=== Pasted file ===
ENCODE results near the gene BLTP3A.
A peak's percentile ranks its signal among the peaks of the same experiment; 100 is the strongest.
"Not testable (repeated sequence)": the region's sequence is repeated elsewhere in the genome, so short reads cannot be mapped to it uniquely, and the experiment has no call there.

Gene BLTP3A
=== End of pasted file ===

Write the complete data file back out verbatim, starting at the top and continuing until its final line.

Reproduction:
ENCODE results near the gene BLTP3A.
A peak's percentile ranks its signal among the peaks of the same experiment; 100 is the strongest.
"Not testable (repeated sequence)": the region's sequence is repeated elsewhere in the genome, so short reads cannot be mapped to it uniquely, and the experiment has no call there.

Gene BLTP3A